A naval commander who was an important figure in the War of 1812. Perry was born on August 23, 1785 in South Kingston, Rhode Island. At the age of 13, Perry joined the Navy and sailed the Caribbean under the command of his father, captain of the General Greene. Perry sailed with the navy to many exotic locations before being promoted to lieutenant in 1805. In 1811, while surveying harbors in Rhode Island, his ship crashed in bad weather. Perry himself asked for an investigation but was found blameless in the accident.

In 1812, Perry was promoted to master-commandant and was given command of 12 gunboats as the US declared war on Britain. In early 1813 he moved to Sacket's Harbor on Lake Ontario, however the expected attacks at that location never materialized and he was sent to Erie, Pennsylvania where a fleet was being constructed to drive the British off of Lake Erie. Perry was appointed to command the construction of the fleet. On September 10, 1813, two months after finishing construction of the fleet, Perry engaged in battle with the British, beginning the Battle of Lake Erie. Perry was aboard the ship Lawrence, which took heavy enemy fire and lost over 80% of her crew. Perry transferred to the ship Niagara, took command, and sailed bravely into the enemy fleet. He sailed the Niagra directly into the lead ship of the British fleet while his crew fired rifles at the enemy. The British Fleet was already heavily damaged and quickly surrendered. After the battle, in a report to General William Harrison, Perry wrote his famous words: "We have met the enemy and they are ours..."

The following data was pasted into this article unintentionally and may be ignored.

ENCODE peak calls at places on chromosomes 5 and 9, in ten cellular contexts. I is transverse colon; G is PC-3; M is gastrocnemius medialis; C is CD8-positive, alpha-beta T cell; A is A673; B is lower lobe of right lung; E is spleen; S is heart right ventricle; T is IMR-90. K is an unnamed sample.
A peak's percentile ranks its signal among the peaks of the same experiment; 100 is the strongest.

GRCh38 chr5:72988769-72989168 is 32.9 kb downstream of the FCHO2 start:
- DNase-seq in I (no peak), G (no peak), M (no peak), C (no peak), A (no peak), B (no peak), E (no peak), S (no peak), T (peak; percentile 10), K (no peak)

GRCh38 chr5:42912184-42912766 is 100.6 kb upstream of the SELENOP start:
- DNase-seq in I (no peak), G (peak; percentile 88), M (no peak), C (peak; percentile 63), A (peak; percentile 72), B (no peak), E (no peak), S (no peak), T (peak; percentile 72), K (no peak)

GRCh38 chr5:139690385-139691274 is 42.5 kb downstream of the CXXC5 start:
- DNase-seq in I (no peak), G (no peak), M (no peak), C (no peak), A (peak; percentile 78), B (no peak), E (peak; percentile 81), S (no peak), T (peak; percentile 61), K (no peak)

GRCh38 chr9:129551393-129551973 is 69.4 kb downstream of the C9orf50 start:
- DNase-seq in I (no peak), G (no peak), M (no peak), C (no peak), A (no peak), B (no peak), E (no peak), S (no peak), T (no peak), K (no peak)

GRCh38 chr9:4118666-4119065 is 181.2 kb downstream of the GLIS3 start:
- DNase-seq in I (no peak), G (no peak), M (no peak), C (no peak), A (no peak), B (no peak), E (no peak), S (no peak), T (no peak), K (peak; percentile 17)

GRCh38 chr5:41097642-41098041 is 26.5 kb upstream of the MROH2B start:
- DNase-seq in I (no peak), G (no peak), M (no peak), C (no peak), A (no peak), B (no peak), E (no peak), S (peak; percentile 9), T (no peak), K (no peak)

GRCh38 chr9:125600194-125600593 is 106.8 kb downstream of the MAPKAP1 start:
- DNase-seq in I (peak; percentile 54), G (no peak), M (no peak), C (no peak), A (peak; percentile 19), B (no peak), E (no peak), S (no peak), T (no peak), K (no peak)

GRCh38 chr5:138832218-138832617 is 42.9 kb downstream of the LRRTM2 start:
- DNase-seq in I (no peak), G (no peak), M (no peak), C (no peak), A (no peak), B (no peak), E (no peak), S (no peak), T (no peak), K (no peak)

After the battle, Perry was a national hero and promoted to Captain. In 1819 on a diplomatic mission to Venezuela, he contracted yellow fever. On August 23, 1819, he died. In his honor, a moument stands at Put-In-Bay on South Bass Island in Lake Erie.

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